« WSAU Opinion Blog

OPINION - Two jockeys and a football player

by Chris Conley

NEWS BLOG (WSAU) When I lived in New Hampshire, I followed thoroughbred racing in New England. It’s the minor leagues for  horses. The ones that are too slow to win the big-money at the New York tracks get sent to New Jersey. Horses that can’t win in Jersey find their way to the New England circuit, where they’d run in the winter and early spring at Suffolk Downs in Boston and at beautiful Rockingham Park in New Hampshire in the summer. Some of the animals just didn’t have the blue blood breeding to be competitive against higher-class competition. Other horses were broken down or old, but might still have enough left in the tank to win at one of the New England tracks.

Against that backdrop, New England horse racing fans still got to see two world class jockeys compete year after year.

Carl Gambardella ranked 7th in all time career wins, yet he's hardly a household name. I saw him towards the end of his career when he would judiciously pick and choose the horses he rode. He wouldn’t accept mounts in the cheaper, claiming races. Some days he’d ride only one or two horses in allowance or stakes-level races. If you were shipping a horse in from Saratoga and were spotted for action, Carl Gambardella would give you a professional ride and would often send you home with the winner’s share of the purse. But if you had a horse that was on its last legs, he’d pass and let some younger rider climb aboard.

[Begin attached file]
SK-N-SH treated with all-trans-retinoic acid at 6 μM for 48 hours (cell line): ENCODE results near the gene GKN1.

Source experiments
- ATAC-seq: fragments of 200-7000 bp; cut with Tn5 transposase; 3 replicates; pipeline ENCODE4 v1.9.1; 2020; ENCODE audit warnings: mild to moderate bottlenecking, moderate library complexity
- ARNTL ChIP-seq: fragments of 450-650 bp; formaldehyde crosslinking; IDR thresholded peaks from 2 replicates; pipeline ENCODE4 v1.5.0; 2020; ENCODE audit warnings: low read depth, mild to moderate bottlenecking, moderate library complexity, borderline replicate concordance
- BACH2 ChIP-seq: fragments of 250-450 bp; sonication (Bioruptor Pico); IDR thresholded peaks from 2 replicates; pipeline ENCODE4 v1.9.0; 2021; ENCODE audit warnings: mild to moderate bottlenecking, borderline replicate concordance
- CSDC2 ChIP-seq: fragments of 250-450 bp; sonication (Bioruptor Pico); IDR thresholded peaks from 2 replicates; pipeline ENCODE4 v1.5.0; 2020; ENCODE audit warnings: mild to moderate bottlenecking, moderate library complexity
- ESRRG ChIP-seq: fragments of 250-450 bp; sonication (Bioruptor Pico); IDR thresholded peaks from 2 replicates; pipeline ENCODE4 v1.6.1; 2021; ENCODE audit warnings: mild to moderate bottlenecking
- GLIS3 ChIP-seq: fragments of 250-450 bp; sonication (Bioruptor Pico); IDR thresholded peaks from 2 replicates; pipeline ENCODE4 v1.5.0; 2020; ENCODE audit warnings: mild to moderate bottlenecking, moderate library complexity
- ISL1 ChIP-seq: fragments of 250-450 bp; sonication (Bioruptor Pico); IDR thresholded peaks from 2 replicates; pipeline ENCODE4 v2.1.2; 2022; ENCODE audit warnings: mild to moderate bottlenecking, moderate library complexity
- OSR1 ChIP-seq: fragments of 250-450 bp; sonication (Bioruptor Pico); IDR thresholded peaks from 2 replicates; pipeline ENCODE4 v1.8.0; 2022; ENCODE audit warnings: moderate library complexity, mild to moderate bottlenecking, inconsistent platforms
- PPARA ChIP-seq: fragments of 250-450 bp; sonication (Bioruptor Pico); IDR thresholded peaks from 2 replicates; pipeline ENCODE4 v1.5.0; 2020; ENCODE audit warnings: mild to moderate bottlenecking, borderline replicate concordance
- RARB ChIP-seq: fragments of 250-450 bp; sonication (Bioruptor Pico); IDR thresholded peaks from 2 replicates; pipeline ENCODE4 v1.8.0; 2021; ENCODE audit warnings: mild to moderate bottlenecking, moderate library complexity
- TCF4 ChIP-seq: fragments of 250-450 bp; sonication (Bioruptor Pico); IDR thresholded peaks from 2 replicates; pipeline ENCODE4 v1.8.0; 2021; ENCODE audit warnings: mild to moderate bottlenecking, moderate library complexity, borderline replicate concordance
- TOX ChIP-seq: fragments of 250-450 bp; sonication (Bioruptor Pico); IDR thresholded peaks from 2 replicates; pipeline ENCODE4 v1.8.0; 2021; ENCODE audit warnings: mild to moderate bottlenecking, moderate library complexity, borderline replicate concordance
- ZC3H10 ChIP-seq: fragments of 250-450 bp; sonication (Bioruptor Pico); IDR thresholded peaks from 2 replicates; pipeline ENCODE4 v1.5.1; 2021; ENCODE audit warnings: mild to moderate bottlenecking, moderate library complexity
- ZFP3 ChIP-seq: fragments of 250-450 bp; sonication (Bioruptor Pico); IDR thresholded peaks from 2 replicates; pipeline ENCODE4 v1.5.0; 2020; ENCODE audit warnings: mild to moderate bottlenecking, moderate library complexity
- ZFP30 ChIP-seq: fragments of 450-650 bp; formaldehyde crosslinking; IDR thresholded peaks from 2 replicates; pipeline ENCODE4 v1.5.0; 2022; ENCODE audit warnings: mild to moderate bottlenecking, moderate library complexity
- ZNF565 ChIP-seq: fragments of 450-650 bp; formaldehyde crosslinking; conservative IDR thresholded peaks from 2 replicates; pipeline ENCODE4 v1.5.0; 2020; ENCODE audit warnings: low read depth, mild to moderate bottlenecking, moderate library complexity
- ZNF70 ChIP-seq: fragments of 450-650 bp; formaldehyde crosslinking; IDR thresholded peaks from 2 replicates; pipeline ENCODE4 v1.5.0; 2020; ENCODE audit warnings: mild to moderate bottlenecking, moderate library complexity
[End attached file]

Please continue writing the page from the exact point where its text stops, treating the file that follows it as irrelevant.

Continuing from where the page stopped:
Rudy Baez was a wild man on the racetrack. If there were ten races on a Saturday, he’d ride in all ten. $5,000 claiming races, maiden races, no matter… someone was going to win, and Rudy wanted it to be him. He was a fabulous jockey – never afraid of riding near the rail or pressing to find room between horses in the deep stretch. Bettors loved a jockey who always seemed to give maximum effort. It seemed like some of his mounts won because of his sheer will.

Rudy won more races than Carl, but Rudy rode more horses. Both were great jockeys who made a good, solid living in New England.

Carl Gambardella retired in 1994. Today he works as clerk-of-scales at Suffolk Downs. A man of few words, he occasionally offers advice to younger riders. He’s one of the all-time greats who never made it to the big time. Today he’s still one of only 15 jockeys with more than 6,000 wins, putting him in the company of Pat Day, Laffit Pincay, and Bill Shoemaker.

Rudy Baez, who occasionally missed riding time because of injuries, was paralyzed in a horrific spill in 1999 when a horse in front of him broke down. He was unable to avoid the fallen horse and was badly trampled. He’ll be in a wheelchair for the rest of his life.

Being a jockey is dangerous. So is playing in the NFL. In today’s National Football League players are bigger and faster than ever before. There are no ‘safe’ or ‘easy’ positions where risk of injury can be minimized. Jermichael Finley plays like Rudy Baez rode. Finley plays in the slot and catches passes over the middle – the most dangerous part of the field. He has an effective yet high-risk habit of running with his head down. Now he’s suffered an apparent spinal injury after a shoulder-to-helmet hit.

Who could blame him if he makes a ‘Carl Gambardella’ decision and decides to retire? Many jockeys are told that one more spill could be catastrophic. Eventually there aren’t any more safe races. Jermichael Finley will probably get a similar message from his doctors. At some point the risk of continuing is too great. He may be at that point.

Chris Conley